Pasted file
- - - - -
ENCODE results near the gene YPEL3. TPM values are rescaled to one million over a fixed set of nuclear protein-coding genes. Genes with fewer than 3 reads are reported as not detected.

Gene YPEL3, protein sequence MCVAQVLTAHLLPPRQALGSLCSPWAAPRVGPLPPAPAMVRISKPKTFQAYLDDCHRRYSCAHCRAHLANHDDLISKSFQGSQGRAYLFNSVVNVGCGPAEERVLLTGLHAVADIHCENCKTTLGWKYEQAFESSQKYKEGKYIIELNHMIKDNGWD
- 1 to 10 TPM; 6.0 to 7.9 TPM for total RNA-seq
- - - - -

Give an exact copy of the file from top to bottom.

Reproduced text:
ENCODE results near the gene YPEL3. TPM values are rescaled to one million over a fixed set of nuclear protein-coding genes. Genes with fewer than 3 reads are reported as not detected.

Gene YPEL3, protein sequence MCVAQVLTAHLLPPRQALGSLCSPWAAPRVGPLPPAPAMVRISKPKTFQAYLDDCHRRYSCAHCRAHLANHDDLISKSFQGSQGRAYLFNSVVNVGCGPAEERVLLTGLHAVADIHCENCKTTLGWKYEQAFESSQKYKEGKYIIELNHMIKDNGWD
- 1 to 10 TPM; 6.0 to 7.9 TPM for total RNA-seq